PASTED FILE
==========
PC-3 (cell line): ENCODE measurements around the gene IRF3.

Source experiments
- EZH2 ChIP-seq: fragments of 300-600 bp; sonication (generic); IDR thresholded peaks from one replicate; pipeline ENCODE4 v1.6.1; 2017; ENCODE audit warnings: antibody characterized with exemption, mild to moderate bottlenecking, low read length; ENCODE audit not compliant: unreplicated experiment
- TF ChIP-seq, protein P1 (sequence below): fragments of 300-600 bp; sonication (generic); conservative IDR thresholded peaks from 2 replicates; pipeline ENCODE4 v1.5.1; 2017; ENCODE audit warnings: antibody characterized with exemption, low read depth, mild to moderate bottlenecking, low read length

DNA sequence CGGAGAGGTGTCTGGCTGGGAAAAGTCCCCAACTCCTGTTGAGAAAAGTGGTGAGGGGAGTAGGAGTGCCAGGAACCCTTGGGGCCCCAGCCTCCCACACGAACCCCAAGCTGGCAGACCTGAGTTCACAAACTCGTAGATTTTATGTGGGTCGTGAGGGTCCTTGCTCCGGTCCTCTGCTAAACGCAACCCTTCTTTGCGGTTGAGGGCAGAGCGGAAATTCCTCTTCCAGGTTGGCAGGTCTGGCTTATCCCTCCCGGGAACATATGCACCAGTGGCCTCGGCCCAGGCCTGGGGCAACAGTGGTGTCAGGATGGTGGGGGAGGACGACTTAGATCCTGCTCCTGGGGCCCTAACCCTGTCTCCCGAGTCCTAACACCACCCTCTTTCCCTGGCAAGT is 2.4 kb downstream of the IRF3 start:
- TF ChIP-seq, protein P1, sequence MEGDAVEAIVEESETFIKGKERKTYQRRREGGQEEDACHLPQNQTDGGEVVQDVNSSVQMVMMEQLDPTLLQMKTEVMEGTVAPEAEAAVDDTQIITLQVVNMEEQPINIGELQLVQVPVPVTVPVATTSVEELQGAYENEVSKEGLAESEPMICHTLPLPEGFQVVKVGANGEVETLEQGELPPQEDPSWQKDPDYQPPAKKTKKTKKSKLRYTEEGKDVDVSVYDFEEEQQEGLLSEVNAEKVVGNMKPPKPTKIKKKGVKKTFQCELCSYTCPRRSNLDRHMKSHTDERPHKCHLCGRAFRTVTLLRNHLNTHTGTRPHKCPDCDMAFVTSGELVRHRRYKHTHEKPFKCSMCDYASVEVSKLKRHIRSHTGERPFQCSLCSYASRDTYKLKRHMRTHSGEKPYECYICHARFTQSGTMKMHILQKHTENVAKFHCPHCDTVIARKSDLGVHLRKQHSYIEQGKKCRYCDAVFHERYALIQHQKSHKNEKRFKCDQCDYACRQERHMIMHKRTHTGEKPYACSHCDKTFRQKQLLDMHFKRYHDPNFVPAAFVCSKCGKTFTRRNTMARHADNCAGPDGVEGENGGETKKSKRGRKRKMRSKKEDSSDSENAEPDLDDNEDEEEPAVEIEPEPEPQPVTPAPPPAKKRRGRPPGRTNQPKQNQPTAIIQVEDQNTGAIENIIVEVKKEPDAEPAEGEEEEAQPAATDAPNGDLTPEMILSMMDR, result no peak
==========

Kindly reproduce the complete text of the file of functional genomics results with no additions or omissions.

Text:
PC-3 (cell line): ENCODE measurements around the gene IRF3.

Source experiments
- EZH2 ChIP-seq: fragments of 300-600 bp; sonication (generic); IDR thresholded peaks from one replicate; pipeline ENCODE4 v1.6.1; 2017; ENCODE audit warnings: antibody characterized with exemption, mild to moderate bottlenecking, low read length; ENCODE audit not compliant: unreplicated experiment
- TF ChIP-seq, protein P1 (sequence below): fragments of 300-600 bp; sonication (generic); conservative IDR thresholded peaks from 2 replicates; pipeline ENCODE4 v1.5.1; 2017; ENCODE audit warnings: antibody characterized with exemption, low read depth, mild to moderate bottlenecking, low read length

DNA sequence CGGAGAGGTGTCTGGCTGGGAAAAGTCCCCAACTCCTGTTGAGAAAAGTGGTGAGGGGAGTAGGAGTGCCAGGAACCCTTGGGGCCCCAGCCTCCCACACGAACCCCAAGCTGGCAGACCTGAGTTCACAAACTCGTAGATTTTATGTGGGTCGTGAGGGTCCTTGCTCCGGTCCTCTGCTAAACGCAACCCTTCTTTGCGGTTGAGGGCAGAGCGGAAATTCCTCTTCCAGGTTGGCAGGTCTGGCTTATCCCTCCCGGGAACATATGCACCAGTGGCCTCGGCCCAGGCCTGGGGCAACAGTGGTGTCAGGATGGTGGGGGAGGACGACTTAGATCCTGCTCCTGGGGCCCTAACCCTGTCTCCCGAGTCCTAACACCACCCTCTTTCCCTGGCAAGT is 2.4 kb downstream of the IRF3 start:
- TF ChIP-seq, protein P1, sequence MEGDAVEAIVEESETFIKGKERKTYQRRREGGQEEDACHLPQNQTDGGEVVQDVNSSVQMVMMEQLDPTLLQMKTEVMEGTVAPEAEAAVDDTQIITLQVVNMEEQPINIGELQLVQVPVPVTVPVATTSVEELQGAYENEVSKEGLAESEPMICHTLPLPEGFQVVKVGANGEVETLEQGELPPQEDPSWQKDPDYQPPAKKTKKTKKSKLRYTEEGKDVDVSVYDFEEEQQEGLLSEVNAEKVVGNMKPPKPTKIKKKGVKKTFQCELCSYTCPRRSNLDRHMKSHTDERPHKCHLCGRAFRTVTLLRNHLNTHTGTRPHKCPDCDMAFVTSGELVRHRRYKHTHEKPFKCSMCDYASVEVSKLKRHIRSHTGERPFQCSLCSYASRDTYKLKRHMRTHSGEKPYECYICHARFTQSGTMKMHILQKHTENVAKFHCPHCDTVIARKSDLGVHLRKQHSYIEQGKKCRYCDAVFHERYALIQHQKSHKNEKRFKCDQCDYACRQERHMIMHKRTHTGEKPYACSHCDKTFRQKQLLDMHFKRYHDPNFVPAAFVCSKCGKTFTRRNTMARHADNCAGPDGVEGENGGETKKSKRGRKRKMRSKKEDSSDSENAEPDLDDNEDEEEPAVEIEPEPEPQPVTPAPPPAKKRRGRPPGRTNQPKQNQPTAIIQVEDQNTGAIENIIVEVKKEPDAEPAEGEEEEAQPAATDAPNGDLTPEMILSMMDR, result no peak